Tangible interface for exploring local network traffic.
The installation will be been designed to visualize the flow of information within a local area network. The goal is to make visible the invisible layer of information that comprises our information infrastructure which generally flows beneath a general level of awareness.
A user has a very strong expectation of privacy in the data they send across the network, however all traffic shares the same space in transit on the network and is potentially accessible to all users. This is a grand departure from the convenient perspective of having an individual connection between a personal computer and the servers which deliver requested data.
The library of an academic institution is the ideal location for this installation given the diverse range of network usage inherent to such public spaces. A library affords a relative large community of users sharing a common network. The aggregate traffic is comprised of many individual threads but when combined represents a snapshot of collective information gathering.
Interacting with this installation will be analogous to the experience of manipulating a stream of water. The user will have the ability to modify the flow of a real-time stream of data through the use of a set of tangible filters, containers, and interpretation objects. Initially the interactive visualization will display a pure representation of the packets of data present within the given local area network. The density of the information flowing through the scene is dependent upon actual network traffic and could dramatically vary given the usage of the given information infrastructure.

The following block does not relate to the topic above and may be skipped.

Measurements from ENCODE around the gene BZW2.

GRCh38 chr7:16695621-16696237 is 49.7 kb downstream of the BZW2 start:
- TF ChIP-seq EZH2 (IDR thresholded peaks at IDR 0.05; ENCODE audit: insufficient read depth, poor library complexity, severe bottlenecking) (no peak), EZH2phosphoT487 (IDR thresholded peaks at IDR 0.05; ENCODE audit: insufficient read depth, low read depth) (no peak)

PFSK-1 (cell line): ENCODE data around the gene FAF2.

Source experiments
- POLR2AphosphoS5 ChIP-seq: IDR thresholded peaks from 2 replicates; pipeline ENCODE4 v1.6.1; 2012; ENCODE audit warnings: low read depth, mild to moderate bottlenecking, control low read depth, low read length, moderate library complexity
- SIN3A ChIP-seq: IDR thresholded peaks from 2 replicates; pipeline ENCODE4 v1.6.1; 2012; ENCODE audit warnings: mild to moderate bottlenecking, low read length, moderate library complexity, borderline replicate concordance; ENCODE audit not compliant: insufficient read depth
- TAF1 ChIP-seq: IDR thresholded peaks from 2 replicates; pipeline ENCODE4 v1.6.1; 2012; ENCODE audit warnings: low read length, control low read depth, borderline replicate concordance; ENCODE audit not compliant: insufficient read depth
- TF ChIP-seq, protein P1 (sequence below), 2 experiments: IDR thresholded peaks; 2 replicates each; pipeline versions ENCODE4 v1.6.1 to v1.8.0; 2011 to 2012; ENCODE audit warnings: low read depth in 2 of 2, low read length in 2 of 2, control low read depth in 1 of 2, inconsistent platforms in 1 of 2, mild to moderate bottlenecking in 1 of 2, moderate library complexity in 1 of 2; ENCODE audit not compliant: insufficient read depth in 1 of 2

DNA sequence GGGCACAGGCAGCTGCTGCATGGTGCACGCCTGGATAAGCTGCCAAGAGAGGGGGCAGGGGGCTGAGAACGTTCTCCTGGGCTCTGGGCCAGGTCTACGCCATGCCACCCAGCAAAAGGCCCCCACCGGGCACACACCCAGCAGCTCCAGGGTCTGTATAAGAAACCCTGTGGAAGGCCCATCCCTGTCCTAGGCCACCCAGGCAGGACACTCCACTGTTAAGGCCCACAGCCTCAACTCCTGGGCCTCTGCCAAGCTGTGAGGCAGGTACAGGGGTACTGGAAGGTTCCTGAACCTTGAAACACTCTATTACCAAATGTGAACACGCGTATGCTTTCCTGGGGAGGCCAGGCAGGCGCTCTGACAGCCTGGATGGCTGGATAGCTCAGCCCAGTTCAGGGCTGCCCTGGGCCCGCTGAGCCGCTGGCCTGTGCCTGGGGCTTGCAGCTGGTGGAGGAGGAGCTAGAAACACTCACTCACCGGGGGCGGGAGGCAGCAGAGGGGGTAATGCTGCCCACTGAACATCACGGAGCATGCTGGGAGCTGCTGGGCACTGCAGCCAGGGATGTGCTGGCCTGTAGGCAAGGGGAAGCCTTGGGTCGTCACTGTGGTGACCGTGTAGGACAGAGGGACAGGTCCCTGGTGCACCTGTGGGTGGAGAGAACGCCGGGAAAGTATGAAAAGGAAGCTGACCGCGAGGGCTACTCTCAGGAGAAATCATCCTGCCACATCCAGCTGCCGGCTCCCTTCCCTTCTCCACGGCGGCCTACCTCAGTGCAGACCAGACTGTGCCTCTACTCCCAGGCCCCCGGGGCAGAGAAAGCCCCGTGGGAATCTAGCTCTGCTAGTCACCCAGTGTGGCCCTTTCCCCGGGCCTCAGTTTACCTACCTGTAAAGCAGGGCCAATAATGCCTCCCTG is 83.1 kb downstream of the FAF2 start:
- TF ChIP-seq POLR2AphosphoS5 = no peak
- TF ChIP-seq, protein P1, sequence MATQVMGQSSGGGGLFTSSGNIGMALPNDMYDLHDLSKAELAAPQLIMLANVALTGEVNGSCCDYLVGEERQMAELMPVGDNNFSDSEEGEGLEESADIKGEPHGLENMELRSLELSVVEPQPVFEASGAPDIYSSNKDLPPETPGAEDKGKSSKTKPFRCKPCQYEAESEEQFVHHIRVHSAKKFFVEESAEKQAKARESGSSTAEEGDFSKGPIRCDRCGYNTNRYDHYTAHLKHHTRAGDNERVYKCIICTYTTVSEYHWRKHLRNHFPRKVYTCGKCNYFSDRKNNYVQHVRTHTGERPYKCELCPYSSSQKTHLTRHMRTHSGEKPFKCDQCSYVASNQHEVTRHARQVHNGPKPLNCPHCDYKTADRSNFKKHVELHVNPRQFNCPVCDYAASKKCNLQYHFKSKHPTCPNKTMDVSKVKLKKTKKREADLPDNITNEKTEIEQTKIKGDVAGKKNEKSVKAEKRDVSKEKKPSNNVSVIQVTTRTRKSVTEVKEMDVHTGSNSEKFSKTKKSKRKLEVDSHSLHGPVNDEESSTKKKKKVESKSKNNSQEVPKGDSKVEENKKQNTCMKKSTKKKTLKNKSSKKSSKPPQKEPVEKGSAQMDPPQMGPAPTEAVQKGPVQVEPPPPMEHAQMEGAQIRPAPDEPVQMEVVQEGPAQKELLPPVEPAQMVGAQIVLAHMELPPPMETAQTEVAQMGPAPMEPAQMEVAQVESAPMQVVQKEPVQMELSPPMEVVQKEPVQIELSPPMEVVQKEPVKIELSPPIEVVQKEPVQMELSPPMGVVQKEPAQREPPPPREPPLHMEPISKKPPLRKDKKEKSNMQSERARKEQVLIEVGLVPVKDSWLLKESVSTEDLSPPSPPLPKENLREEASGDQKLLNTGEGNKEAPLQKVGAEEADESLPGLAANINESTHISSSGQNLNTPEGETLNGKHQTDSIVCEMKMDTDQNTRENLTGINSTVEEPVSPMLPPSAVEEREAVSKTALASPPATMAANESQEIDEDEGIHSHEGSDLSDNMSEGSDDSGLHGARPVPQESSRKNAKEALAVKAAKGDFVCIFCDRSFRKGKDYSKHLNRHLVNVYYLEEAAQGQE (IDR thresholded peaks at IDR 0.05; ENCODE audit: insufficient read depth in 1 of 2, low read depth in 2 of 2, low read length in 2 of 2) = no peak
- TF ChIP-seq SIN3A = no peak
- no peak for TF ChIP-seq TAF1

The set of available tools will allow the target user to explore this potentially dense current of information based on their individual arrangement of the available tools. The user will also have the ability to store the contents of a given query within a container object allowing them to physically remove the container from the scene and have a truly tangible representation of the data even after being physically separated from the installation.
Presenting the rush of network traffic as populated by bits of data will grant an insight into how each user’s personal footprint is a fundamental component of the larger community.
Ameya Mhatre / Robert Carlsen
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